Women in Freemasonry


The subject of women and Freemasonry is complex and without an easy explanation. Traditionally, only men can be made Freemasons

in regular Freemasonry. Many Grand Lodges do not admit women because they believe it would break the ancient Masonic Landmarks. However, there are many non-mainstream Masonic bodies that do admit both men and women or exclusively women.

Furthermore, there are many female orders associated with regular Freemasonry, such as : –

  • Order of Women Freemasons 
  • Order of the Eastern Star
  • Order of the Amaranth
  • White Shrine of Jerusalem
  • Social Order of Beauceant 
  • Daughters of the Nile

The United Grand Lodge of England (UGLE), Grand Lodge of Scotland and all the Grand Lodges in the United States along with other Grand Lodges which are concordant in that regular tradition, do not formally recognize any Masonic body that accepts women.

eillen-grayThe UGLE has stated since 1998 that two English women’s jurisdictions are regular in practice, except for their inclusion of women, and has indicated that, while not formally recognized, these bodies may be regarded as part of Freemasonry, when describing Freemasonry in general.

In North America, women cannot become regular Freemasons per se, but rather join associated separate bodies, which are not Masonic in their content. These offer an extended social network around the Lodge and includes the Order of the Eastern Star, created in the United States in the mid-19th Century for adult close female relatives of Masons, and Rainbow Girls and Job’s Daughters, both for girls.

Mainstream Masonic Grand Lodges justify the exclusion of women from Freemasonry for several reasons. The structure and traditions of modern day Freemasonry is based from the operative medieval stonemasons of Europe. These operative masonic guilds did not allow women to join, because of the culture of the time.

Many Grand Lodges purpose that altering this structure would completely change freemasonry. Furthermore, mainstream Grand Lodges adhere to the masonic landmarks laid out in the early 18th century and are deemed unchangeable. One of these landmarks specify that women are not to be made a mason. Finally, mainstream masons swear “not to be present at the making of a woman a Mason” in their obligations. Many masons believe that regardless of their opinions of women in masonry, they can not break their obligation.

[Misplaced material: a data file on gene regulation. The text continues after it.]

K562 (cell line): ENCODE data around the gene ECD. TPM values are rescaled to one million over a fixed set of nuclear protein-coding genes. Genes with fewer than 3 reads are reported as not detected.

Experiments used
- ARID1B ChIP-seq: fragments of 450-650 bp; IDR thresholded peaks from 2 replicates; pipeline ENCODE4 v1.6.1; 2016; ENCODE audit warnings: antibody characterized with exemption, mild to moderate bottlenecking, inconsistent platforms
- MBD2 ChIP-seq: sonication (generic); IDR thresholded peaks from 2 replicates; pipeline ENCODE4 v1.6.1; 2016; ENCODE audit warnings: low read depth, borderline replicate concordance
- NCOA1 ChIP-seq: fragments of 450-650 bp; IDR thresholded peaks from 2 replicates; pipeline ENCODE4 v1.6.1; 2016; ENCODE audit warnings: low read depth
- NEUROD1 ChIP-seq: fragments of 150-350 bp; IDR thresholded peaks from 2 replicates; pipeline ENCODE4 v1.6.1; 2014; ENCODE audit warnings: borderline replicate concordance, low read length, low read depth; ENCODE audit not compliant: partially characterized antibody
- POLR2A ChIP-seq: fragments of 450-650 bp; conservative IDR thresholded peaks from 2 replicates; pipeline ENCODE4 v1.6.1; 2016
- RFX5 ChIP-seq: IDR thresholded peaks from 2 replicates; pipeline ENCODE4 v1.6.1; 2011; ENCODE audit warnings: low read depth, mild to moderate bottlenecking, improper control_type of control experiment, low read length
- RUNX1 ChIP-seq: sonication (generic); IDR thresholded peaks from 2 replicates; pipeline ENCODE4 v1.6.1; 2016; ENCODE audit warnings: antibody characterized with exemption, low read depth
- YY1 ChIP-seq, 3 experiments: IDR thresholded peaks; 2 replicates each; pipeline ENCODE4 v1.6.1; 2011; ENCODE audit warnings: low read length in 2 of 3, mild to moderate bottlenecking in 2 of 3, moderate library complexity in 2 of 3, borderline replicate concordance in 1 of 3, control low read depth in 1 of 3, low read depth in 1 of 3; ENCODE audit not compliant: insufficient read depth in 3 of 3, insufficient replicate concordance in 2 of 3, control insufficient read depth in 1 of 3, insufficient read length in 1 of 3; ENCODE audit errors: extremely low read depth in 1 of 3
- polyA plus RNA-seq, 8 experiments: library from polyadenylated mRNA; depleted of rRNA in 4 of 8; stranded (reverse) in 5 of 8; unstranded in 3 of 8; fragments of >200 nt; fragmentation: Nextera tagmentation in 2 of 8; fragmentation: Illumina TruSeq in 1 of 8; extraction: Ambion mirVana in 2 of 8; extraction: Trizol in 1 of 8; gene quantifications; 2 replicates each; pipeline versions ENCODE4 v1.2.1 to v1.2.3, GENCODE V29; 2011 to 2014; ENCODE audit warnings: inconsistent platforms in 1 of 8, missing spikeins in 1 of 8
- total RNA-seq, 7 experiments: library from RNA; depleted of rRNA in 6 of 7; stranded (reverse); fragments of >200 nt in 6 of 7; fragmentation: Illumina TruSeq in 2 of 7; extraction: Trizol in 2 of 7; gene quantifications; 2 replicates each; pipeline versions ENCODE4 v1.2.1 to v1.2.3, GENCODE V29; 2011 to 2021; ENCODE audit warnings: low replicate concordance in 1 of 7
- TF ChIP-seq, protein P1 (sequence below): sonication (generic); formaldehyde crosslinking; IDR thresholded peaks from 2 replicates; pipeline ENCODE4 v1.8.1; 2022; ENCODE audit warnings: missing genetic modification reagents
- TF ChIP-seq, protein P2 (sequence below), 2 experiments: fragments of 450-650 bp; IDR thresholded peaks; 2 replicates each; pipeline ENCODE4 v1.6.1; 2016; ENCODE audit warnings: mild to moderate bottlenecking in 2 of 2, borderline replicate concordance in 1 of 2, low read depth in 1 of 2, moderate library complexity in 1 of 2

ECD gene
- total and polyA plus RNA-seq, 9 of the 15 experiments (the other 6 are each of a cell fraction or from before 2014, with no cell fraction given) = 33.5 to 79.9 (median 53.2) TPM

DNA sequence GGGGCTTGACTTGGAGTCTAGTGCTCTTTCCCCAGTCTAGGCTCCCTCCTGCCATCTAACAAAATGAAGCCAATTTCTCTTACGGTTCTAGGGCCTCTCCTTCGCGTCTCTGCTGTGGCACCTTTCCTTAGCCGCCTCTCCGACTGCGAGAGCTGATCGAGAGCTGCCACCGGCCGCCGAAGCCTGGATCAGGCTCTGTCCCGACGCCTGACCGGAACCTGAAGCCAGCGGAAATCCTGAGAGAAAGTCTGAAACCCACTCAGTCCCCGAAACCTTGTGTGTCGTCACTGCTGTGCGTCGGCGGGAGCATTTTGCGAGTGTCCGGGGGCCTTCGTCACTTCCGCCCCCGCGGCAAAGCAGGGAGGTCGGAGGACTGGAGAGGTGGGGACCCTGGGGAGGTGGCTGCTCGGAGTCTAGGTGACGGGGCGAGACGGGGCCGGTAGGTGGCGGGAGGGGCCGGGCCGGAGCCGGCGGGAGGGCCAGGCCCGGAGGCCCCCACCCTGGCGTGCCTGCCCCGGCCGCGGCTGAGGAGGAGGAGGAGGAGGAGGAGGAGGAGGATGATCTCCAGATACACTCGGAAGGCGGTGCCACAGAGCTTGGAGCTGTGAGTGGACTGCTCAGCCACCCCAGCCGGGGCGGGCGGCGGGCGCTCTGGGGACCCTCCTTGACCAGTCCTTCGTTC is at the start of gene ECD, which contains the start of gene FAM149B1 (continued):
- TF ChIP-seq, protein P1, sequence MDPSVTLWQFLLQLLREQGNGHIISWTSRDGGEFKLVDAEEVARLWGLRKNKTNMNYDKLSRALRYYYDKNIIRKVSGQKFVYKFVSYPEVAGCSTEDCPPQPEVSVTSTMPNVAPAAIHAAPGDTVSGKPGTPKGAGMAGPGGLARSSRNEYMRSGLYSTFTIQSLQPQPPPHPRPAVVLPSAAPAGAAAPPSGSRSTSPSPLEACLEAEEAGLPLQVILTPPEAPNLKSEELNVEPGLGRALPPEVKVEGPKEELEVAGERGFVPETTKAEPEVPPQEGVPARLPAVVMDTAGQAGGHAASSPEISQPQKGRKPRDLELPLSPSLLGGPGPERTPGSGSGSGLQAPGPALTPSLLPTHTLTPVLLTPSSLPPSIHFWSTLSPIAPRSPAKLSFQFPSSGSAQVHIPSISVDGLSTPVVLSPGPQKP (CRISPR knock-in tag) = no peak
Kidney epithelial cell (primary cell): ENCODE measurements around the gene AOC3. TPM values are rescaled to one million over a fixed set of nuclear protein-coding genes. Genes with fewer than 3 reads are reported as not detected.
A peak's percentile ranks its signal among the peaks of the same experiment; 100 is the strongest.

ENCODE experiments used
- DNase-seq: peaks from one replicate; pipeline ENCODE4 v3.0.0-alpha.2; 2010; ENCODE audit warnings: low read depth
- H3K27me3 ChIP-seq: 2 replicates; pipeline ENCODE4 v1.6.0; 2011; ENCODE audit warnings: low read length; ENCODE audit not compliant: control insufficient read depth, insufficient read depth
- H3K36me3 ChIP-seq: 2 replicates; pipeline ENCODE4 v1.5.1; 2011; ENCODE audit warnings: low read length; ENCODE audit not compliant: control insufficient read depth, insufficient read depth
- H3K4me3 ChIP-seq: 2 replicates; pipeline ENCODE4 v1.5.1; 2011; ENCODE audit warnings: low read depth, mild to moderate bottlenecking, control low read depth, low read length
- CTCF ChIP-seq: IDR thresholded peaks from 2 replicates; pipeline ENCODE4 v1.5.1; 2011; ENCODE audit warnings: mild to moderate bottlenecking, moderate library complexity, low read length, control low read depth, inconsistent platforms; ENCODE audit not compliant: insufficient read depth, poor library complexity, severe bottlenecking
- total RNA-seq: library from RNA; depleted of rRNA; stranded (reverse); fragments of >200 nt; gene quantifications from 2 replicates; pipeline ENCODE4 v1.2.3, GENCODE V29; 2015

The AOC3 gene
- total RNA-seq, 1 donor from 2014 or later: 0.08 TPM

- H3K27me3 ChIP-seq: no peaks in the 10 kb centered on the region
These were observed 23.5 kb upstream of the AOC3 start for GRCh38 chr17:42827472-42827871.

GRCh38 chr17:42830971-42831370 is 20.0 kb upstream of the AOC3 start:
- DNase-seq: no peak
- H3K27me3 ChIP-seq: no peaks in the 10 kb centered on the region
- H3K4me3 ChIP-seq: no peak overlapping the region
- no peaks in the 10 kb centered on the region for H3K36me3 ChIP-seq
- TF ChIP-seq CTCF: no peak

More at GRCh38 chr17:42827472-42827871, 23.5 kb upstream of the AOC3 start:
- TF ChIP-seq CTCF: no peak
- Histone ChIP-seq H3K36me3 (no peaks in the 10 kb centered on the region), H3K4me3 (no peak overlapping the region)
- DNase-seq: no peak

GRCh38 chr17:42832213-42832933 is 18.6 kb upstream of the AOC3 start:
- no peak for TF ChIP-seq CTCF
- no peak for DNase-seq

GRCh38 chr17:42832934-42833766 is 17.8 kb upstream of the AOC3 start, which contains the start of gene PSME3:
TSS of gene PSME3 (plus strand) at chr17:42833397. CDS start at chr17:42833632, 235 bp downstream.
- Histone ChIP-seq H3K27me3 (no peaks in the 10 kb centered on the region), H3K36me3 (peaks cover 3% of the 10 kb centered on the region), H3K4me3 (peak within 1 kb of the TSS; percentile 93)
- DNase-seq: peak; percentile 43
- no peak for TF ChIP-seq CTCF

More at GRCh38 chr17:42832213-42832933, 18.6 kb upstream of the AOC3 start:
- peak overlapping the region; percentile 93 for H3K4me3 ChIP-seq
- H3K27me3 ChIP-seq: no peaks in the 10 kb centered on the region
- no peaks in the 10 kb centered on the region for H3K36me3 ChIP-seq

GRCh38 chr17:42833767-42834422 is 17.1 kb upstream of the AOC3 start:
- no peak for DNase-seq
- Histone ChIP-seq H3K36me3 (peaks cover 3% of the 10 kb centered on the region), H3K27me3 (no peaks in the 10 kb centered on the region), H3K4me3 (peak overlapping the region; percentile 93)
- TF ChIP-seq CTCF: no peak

I think when our predecessors came up with our obligations in the sublime degree, they have very good and unquestionable reasons why they have place there the line “…that I will not attend in or be present at the making…knowing them to be such.”                       Masonic Network Forum Post

For some Mason’s they have concerns that admitting women into the craft would have an adverse affect on the Harmony of the lodge.

You should consider that not only they are natural sources of distractions for us but among them, the risk is an escalation of rivalry/competition which usually happens in “profane” mixed groups. I’ve seen great friendships broken because of the action of one or more girls.   Masonic Network Forum Post

The brethren were right in their statements, that it will create misunderstanding among the brethren – whereby disharmonizing the lodge and weakens its foundation.   Masonic Network Forum Post

This emotive topic has generated much activity on the Masonic Network forum here are some of the other entries the brethren have posted

I am not hereby saying that women do not feel the need or want to improve themselves, but I believe that the masonic way of self-improvement in general isn’t that interesting for women – otherwise there would be many more female lodges around the world.

I don’t support women in Freemasonry. It’s a Brotherhood, not a Sisterhood or Personhood. It’s the oldest “fraternity” not sorority. Not everything has to be open to both men and women. We can still be equal and not have to attend each others private groups.

And of course many Mason’s would support Women joining the craft.

How can we decide that freemasonry is owned by men for the rest of history? God created man and woman in this material world with space and time, where we can only work with opposites. However, isn’t it a task of the freemason to find its way back to the divine paradise, where unity can be found? Isn’t it important to focus on all matters those unities us instead of matters that divide?

To close I would like to include a reply written by a female mason, Bro Karen Kidd, who won a Masonic Short Paper competition with this short essay